[...]Despite years of equality campaigning, more women are choosing to marry wealthy men than in the 1940s
[...]Women’s aspiration to marry up, if they can, to a man who is better-educated and higher-earning persists in most European countries,’ she said. ‘Women thereby continue to use marriage as an alternative or supplement to their employment careers.’
The research, which drew on existing data drawn from Britain and Spain, showed that 20 per cent of British women married husbands with a significantly better education than their own in 1949.
By the 1990s, the percentage of women deciding to ‘marry up’ had climbed to 38 per cent – with a similar pattern repeated in the rest of Europe, the US and Australia.
[...]Dr Hakim added: ‘It is thus not surprising that wives generally earn less than their husbands, and that most couples rationally decide that it makes sense for her to take on the larger share of child care, and to use most or all the parental leave allowance.’ Her report also suggests that many women do not want to admit they want to be a housewife – even to their partners.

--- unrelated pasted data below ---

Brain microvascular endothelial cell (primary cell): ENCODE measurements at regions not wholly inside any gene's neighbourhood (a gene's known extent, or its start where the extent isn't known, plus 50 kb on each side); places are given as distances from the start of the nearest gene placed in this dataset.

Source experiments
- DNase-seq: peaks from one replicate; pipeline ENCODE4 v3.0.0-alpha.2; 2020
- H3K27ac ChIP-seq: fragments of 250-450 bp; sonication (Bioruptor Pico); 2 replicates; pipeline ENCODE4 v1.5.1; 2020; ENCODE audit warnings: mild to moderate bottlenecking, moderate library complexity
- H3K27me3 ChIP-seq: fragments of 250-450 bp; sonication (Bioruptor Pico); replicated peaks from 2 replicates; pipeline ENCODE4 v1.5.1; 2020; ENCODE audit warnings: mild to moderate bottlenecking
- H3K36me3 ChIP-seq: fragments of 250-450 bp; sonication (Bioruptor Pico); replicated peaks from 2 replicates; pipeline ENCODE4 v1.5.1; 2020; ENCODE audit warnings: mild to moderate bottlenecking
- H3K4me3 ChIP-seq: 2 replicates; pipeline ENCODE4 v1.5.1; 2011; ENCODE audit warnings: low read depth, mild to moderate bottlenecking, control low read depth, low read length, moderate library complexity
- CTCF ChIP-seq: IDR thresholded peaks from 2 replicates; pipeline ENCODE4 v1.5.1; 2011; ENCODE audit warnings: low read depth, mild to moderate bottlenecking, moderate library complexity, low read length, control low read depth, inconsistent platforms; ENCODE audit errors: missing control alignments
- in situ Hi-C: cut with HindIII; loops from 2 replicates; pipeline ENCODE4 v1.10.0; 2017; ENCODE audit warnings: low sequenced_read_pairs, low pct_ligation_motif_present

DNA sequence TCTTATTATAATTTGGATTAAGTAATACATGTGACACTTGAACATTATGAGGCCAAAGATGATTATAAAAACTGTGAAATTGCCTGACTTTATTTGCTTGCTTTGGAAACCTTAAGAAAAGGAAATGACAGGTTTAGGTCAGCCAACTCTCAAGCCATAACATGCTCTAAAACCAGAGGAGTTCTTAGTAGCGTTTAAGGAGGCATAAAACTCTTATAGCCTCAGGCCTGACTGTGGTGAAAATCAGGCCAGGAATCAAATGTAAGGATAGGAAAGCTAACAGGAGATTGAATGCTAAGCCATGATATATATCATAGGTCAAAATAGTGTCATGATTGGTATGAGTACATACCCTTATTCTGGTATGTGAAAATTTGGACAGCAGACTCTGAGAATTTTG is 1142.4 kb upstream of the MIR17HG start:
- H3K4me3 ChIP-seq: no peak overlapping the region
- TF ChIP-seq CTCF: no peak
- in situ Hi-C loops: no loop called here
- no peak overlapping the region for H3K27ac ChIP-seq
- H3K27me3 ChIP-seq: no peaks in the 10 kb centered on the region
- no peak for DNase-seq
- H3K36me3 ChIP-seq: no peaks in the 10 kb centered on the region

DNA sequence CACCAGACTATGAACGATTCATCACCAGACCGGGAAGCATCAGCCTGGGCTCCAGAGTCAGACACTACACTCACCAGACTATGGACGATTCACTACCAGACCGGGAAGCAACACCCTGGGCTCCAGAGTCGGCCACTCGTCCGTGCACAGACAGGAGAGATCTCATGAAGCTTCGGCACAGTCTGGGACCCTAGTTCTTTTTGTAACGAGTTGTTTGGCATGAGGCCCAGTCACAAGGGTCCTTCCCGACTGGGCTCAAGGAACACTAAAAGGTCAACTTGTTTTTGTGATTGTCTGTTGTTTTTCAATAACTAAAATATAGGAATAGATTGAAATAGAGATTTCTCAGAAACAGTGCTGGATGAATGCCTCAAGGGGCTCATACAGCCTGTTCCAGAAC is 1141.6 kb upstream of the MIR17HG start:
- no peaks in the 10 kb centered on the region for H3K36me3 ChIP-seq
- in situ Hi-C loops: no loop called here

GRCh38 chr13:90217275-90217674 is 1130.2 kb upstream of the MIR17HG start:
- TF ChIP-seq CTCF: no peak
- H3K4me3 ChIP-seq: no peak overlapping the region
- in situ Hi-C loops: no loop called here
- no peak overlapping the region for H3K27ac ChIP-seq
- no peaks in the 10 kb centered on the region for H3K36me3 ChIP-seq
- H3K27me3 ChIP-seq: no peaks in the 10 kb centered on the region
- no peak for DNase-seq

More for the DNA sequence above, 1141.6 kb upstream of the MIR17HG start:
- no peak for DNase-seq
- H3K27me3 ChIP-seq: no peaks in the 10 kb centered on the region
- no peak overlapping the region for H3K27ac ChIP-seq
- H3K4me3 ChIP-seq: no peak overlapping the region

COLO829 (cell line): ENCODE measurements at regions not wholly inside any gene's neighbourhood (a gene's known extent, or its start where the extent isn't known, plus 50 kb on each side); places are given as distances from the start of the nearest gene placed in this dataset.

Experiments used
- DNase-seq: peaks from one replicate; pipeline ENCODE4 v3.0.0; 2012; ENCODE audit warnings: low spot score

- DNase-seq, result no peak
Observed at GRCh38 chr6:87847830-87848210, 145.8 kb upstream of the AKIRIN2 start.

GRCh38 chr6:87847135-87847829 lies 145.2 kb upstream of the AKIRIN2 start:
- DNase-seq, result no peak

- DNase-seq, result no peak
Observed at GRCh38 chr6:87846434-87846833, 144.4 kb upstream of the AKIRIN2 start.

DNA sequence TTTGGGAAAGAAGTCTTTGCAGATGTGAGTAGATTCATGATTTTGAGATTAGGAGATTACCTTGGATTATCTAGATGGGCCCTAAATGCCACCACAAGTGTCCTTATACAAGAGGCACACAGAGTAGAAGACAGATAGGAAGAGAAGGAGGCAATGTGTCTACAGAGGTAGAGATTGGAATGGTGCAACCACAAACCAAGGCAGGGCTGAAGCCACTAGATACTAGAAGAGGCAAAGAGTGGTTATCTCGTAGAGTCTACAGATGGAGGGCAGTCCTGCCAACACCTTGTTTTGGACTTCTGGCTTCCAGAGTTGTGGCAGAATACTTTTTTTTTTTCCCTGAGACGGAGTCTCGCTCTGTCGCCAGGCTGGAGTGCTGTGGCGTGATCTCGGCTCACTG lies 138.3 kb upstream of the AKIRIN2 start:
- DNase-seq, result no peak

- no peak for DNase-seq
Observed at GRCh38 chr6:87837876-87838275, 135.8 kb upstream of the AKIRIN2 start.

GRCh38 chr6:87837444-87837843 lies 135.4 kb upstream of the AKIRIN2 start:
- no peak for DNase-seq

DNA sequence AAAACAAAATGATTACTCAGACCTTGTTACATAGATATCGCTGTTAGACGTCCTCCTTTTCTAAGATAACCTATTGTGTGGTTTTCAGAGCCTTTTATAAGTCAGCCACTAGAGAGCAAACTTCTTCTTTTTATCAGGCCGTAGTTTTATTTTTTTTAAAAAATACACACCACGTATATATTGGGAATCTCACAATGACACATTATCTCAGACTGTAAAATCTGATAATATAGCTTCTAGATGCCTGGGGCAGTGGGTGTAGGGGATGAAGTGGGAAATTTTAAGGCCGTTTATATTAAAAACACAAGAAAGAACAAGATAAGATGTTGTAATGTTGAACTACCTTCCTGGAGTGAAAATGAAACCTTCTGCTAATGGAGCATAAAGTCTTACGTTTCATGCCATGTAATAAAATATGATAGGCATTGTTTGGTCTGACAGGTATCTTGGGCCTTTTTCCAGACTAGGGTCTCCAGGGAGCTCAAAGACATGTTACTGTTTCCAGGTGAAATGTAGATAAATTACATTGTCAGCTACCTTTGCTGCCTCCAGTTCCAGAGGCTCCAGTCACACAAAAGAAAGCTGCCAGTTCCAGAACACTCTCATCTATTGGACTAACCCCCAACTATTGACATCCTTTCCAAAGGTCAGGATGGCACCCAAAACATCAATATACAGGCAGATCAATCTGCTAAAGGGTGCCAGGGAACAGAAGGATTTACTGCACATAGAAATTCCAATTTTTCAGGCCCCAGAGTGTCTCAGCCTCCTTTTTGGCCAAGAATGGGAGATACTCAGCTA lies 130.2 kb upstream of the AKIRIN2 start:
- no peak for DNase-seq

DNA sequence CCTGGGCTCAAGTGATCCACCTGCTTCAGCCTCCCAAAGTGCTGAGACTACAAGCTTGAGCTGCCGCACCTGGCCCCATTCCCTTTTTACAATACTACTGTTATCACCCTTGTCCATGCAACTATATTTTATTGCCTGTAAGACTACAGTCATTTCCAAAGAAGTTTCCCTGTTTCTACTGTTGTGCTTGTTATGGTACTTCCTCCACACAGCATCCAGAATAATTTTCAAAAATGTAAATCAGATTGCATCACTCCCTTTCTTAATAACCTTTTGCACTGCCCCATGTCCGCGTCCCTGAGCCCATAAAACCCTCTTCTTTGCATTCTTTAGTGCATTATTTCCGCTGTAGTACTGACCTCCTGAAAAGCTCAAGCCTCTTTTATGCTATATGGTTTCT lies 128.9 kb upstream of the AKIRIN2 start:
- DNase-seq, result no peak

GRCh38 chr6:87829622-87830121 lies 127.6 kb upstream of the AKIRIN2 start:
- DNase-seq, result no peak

‘It has become impossible to say, “I wouldn’t mind being a housewife,” she said.
‘It is so politically incorrect that a lot of women don’t want to admit it.’
[...]‘Women today have more choices than men, including real choices between a focus on family work and/or paid employment.
‘Despite this, many politicians and feminists appear disappointed with the slow pace of change in women’s attainment of top jobs.
Sex differences are treated as self-evident proof of widespread sex discrimination and sex-role stereotyping rather than the result of personal choices and preferences.
‘Demands for further change rest on faulty assumptions and dated evidence. The latest research shows that most of the theories and ideas built up around gender equality in the last few decades are wrong.
‘Despite feminist claims, the truth is that many men and women have different career aspirations, priorities, and life goals.
‘Policy makers should therefore not expect the same job outcomes.’
The full report can be read here.